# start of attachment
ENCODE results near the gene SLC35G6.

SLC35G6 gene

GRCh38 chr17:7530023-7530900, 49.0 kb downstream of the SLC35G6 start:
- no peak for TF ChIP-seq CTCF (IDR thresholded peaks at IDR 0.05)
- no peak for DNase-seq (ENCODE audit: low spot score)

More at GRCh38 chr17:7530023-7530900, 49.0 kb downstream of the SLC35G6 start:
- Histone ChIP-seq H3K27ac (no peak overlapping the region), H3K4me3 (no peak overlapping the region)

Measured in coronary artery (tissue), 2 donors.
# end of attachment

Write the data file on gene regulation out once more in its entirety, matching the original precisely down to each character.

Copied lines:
ENCODE results near the gene SLC35G6.

SLC35G6 gene

GRCh38 chr17:7530023-7530900, 49.0 kb downstream of the SLC35G6 start:
- no peak for TF ChIP-seq CTCF (IDR thresholded peaks at IDR 0.05)
- no peak for DNase-seq (ENCODE audit: low spot score)

More at GRCh38 chr17:7530023-7530900, 49.0 kb downstream of the SLC35G6 start:
- Histone ChIP-seq H3K27ac (no peak overlapping the region), H3K4me3 (no peak overlapping the region)

Measured in coronary artery (tissue), 2 donors.